Wednesday, April 16, 2014

Videogameopolis: Tone Friends Review

Tone Friends
Developer:  01010111
Available from Itch.Io for $1+

Tone Friends by developer 01010111 is advertised as a "cute collection of music and sound games for anyone to play." Comprised of five simple flash games based around the basics of music and sound, it's an interesting diversion that unintentionally pulls off a great feat. In a world comprised of exploitative business models disguised as games for kids, Tone Friends manages to be a great interactive experience for young children that can also teach a little about music, as well.

All games are entirely controlled by the arrow keys, and most are easy to comprehend with little instruction. The art style evokes some of the earliest video games, with simple pixel art work and black and white color palette. Flashes of color and some higher fidelity designs are used as accents, which stand out from the more primitive surroundings. Colors mark out success, help denote what's important in the game, or just provide extra feedback along with the sound.

Most of the activities offered have no win states and scores are not especially important. The atmosphere is friendly and silly, with octopuses, rainy days, and accidentally destructive aliens who just want to abduct some friends. It's a safe environment that shows a childlike glee for experimentation.

Each of the five activities is distinct. "Garbageman" stars a round creature with a long claw that collects shapes and places them in a sequence of boxes, alongside the garbage they drop. Different shapes generate different sounds as the beat crosses their boxes, with garbage causing brief silences. Each round of play creates its own unique melodies out of the chaos of the gameplay.

"Futboller" is simply a virtual game of foosball played against an AI opponent. Each of the three foosball players can only be controlled one at a time, making it a frantic scramble to take control of the right position to intercept the ball. As the ball bounces around the playing field, it sets off different tones, creating a cacophonous soundtrack for the game. This is the most "gamelike" activity, with a set number of points to score for victory. It's surprisingly engaging and challenging, and would have been fun to have a two player mode.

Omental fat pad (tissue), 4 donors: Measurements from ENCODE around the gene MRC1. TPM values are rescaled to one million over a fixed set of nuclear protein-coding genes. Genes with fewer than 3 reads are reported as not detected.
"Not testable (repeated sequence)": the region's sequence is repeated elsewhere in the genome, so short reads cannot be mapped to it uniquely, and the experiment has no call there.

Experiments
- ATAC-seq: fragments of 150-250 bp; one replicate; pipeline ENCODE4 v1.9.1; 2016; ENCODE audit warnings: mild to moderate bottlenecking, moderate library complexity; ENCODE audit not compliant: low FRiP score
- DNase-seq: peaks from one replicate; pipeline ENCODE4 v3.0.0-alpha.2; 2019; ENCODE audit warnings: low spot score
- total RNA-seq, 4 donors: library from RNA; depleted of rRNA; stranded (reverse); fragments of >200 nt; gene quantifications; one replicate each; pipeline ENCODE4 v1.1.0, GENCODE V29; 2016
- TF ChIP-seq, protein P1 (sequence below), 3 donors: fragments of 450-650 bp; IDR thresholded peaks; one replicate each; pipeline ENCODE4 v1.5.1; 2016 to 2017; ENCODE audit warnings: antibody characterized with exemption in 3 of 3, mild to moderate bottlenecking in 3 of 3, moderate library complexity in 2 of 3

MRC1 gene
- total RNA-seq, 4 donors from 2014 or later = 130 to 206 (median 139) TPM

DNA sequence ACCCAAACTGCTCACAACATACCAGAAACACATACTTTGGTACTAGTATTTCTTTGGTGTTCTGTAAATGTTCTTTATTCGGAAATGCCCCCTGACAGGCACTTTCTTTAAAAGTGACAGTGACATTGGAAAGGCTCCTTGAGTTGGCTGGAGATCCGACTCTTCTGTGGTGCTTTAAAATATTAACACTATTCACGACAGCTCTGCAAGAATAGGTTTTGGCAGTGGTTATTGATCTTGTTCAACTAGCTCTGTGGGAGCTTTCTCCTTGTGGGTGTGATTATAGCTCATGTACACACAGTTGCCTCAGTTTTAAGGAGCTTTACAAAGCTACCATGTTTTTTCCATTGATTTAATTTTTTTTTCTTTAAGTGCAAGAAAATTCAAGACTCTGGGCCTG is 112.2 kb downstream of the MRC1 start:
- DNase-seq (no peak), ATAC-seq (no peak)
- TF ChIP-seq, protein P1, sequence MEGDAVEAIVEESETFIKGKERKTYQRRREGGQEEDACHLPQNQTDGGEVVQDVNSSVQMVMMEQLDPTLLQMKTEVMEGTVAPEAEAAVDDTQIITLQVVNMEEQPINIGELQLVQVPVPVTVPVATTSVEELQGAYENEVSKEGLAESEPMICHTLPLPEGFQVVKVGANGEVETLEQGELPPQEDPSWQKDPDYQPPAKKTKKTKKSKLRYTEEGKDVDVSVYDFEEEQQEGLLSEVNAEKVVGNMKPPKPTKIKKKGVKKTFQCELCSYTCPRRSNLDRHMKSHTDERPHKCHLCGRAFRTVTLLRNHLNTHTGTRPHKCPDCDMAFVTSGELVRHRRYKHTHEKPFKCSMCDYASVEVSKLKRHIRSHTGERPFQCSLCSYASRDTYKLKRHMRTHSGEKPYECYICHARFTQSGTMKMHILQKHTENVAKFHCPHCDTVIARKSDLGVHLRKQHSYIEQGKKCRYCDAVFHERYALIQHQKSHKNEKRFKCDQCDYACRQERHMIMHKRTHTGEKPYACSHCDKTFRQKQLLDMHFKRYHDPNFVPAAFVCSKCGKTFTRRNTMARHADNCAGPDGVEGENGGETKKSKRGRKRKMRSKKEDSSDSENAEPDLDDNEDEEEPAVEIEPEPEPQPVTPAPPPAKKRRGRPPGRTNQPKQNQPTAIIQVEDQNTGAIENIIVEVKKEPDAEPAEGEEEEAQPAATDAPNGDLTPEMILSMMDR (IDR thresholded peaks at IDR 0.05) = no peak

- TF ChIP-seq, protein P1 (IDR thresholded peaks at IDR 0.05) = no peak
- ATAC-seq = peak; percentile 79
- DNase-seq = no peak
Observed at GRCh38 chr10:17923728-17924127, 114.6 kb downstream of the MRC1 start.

"Cephalobeat" is the most adorable offering, even if it is the most simplistic. There's a drumming octopus, and the arrow keys each play a different part of the drum set. Colors flash and the octopuses expression changes with each beat, but the entire point of this activity is to beat the drums with or against the rhythm.

"Chordaregn" is a piece of art on its own, and the best teaching tool. A small child wanders across a giant keyboard through a constant rain, with an umbrella alternating light and dark. By matching the umbrella and the child's position to the musical key displayed, beams of light and rain pound down on musical chord, playing the notes and displaying the correct set of keys. This is a great way to show and learn the position of notes and chords on the piano through experimentation. It's also a lovely bit of meditation, rain bringing music and color to a monotone world.

"Waavforms" is the other game with a bit of learning, as it requires the player to match sound waveforms displayed on a spaceship with the music being generated by different buildings. Matching the waveform to the sound beams people into the ship, while a mismatch causes the beam to destroy the building. The game ends after a set amount of time and gives a score, but it's a sneaky way to teach a little bit about the science of sound.

Overall, the five activities of Tone Friends are a nice distraction on their own, something to play for a few minutes and make some music. There's also a lot of potential here for younger gamers, though, giving a safe place to play that also provides a little bit of musical education. There's definite potential in expanding Tone Friends, or creating a game like it, that goes even further in introducing basic musical concepts through play. What's already here is still an interesting experiment that's worth checking out for a dollar.

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